Band: Snail Mail
Label: Matador / Remote Control
Release: November 5th, 2021
Equally as glittery as it was melancholic, Lush – the aptly titled debut from Maryland indie stalwart Snail Mail (aka Lindsey Jordan) – had a notable ‘lightning in a bottle’-esque quality. It wowed with meticulous production and conscientious songwriting, but it also shone for its blithesome looseness and brazen confidence, Jordan committing herself wholly both as a classically trained musician with an ear for technicality and a dorky queer teen living in the peak of meme culture.
Three years on, Jordan doesn’t try to recreate that magic. It would seem she isn’t so keen, either, to reinvent herself – she knows she has a niche, and she’s happy to lean into it – but there’s a clear determination to evolve and experiment. Where warm, fuzzed-out Jaguar chords laid the groundwork on Lush, they’re just one small chunk of a much broader, more vibrantly vegetated soundscape on Valentine. We open with the title track, filmy and ethereal synths flooding the mix as Jordan’s cool, honeyed rasp dances over them – until about a minute in, when she and her band erupt into a bold and emphatic chorus.
There’s a fierce, St. Vincent-channelling swagger on “Ben Franklin”, and a dip down into the doughier, more pensive indie flair of Jordan’s early work on “Headlock”. In succession, these three tracks paint an orphic and arresting picture of the album as a whole: rich, soul-baring songwriting twined around poignant and pictorial – and above all, interesting – melodies.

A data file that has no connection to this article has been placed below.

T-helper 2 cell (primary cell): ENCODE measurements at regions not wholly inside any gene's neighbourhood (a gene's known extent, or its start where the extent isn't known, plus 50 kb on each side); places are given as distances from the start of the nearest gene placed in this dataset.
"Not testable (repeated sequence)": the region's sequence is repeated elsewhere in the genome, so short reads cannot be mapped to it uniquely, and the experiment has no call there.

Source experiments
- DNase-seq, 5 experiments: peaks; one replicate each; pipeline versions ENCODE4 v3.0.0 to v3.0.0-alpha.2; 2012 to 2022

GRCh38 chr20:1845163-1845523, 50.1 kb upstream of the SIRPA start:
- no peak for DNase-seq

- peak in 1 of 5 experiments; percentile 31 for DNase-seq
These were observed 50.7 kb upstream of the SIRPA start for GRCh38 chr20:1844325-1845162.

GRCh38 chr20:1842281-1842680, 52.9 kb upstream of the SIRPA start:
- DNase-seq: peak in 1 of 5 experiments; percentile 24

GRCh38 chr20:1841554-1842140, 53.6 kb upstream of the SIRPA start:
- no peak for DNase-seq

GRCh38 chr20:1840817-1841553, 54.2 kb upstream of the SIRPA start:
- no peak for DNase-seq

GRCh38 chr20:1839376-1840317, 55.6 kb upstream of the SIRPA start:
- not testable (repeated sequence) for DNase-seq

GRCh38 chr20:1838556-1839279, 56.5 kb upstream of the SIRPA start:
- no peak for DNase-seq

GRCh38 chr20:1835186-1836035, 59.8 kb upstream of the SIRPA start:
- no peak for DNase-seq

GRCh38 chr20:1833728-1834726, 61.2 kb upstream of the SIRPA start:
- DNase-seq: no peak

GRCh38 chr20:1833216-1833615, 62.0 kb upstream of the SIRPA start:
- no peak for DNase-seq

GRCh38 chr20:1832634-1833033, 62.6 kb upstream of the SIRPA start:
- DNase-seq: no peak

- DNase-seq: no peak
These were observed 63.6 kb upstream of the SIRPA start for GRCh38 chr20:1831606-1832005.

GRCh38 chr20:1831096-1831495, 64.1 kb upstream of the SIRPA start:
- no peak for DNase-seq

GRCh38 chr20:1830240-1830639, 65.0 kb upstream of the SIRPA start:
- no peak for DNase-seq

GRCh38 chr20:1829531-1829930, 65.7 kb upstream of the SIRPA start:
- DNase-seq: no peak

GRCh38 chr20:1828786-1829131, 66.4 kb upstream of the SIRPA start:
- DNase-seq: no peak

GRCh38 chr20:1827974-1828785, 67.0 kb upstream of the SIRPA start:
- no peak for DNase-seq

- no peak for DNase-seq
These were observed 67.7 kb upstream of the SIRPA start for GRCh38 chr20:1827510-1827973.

But as the album continues to unwind, so too does it continue to surprise – whether it be via the folky acoustic fingerstyle and warm violin on ‘Light Blue’, heady tinges of blustery ‘90s pop on ‘Forever (Sailing)’, or subtle, smoky prongs of bass guitar on ‘Madonna’, tastefully accented by eerie stringwork and a warbling synth. Even the most zealous fans are bound to blindsided by something unpredictable – yet entirely welcomed – as not a second of Valentine feels like it was penned without the utmost care and consideration.
Jordan’s use of space is especially admirable. A track can have two guitars, a kinetic beat, strings and synths in abundance and her own dryly sung, kaleidoscopic quips, yet never feel cluttered. In fact, the record often sounds distinctly lowkey, Jordan maintaining a prudent tact throughout despite such a dense array of colours and tones at her disposal.
This, too, is reflected boldly in her lyricisms – sharp and stormy, but delivered in such a way that makes Jordan come off as down-to-earth and reticent. She never teeters on vaudeville, but the dramatisation of her inner turmoil is always gripping and grandiose. She drums up a wealth of emotion, potent and impassioned, and makes it all look effortless in the process.
So, on Valentine, Jordan doesn’t look to recreate the magic she made with Lush; instead, she makes a whole new kind of magic – one that is endlessly more… Uh… Magical.
Please note: this review is also printed in #145 of Australian Guitar Magazine, syndicated here because AG’s album reviews are no longer published online.
Valentine is set for release on November 5th, 2021 via Matador / Remote Control. Click here to pre-order.